Unfortunately, I didn’t fully implement the entire Valve sequence of training. By the quote above, I should have had an interesting challenge using the mechanics learnt so far at the end of each room set. But I ran out of time to implement those before the due date of the assignment.
Some of you may recognise the game mechanics of this as being inspired by Beyond Good & Evil’s stealth sections. I always thought BG&E’s stealth puzzles were underappreciated. I saw some really clever bits of design going on in those, so I was using this as an opportunity to demonstrate some of them and test them out for myself.
Stealth as a game genre, or stealth elements in a more varied game, are usually all about tension. The thrill of not being seen enhanced by never quite being sure if that’s going to continue. BG&E rejected all that, and used the idea of sneaking around and not being seen but removed all of the ambiguity and vagueness of it, and made it absolutely clear what was happening at all times, which made it into more of a puzzle.
The use of light was the thing I liked the most about it. There’s no light detection used by BG&E, as there is in Thief or Splinter Cell. But all of the light sources in the world are placed near the guard’s sentry positions or patrol routes. Therefore wherever a light doesn’t shine is a spot that the enemies will never see. The shadows themselves didn’t conceal you – they were merely a visual marker to communicate safe places to the player. I used this in Suspiciously Spherical, and I think it worked well.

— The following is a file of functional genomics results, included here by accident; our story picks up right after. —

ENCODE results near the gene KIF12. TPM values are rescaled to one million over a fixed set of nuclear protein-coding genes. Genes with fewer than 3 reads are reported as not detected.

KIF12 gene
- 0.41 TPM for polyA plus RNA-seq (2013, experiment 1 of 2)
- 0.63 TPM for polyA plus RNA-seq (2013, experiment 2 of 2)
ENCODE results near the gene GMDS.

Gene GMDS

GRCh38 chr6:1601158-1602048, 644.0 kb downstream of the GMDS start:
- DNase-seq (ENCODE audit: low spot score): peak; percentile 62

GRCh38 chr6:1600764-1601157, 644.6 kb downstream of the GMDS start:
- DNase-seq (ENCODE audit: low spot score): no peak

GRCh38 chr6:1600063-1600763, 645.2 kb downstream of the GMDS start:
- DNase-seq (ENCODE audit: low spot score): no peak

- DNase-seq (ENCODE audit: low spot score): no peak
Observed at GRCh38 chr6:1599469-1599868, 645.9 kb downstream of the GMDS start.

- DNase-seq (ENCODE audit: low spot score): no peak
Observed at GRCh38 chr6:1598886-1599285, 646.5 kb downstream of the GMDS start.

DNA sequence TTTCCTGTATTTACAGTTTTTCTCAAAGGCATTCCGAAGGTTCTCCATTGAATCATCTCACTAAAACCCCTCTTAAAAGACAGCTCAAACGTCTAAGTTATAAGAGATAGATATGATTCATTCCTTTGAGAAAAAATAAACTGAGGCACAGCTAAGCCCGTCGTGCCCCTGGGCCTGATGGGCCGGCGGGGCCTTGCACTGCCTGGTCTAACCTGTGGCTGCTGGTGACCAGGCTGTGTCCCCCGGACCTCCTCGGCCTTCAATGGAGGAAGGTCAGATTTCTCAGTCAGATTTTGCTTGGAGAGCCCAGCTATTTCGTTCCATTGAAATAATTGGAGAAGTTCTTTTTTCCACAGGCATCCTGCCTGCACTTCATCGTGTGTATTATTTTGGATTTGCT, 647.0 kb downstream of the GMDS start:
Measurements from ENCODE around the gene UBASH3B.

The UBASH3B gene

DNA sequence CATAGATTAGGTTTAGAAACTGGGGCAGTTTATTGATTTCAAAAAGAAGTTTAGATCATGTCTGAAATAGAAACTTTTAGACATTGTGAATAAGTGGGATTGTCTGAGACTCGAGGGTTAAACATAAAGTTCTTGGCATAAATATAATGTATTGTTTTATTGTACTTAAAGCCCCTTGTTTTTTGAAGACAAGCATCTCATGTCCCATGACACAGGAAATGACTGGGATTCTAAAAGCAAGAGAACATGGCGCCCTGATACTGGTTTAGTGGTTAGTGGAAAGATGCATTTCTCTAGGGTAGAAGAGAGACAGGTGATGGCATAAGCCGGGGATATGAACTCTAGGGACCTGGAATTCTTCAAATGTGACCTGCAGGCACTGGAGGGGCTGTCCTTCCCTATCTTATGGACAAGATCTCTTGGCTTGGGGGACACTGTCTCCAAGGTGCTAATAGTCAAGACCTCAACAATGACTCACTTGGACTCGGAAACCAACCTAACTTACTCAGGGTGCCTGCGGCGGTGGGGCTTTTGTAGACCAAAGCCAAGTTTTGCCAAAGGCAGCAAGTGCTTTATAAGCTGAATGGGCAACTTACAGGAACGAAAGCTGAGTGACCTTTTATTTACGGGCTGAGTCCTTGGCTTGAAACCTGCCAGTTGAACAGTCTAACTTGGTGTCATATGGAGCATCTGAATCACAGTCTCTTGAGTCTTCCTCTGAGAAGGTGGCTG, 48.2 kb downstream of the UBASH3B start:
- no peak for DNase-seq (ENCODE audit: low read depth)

What I think didn’t work so well was my attempt to replicate BG&E’s enemy suspicion mode. BG&E communicated the state of the guards with bright clear colours. An enemy had a green light from his visor when nothing was wrong, red when he was chasing you, but purple when he had only just spotted you. This was a vital moment when you were given the opportunity to recover from your mistake. If you had exited cover in the belief you were safe, and the nearby guard’s visor went purple and he started looking around, you could quickly return to your hiding place and wait for him to forget about it in his cute cartoony way. The game didn’t want you to fail just because it had failed to communicate the boundaries of safety to you.
I tried to do this ‘suspicion mode’ in Suspiciously Spherical, but the physics-based movement I had used for the player’s avatar meant they were unable to rapidly change direction. The stationary nature of the sentries that I had chosen due to my programming/scripting inexperience meant that lengthening the suspicion period would allow the player to dash across a sentry’s field of view without raising the alert. So in the end, my suspicion mode has no real gameplay function, and is mostly just a visual effect.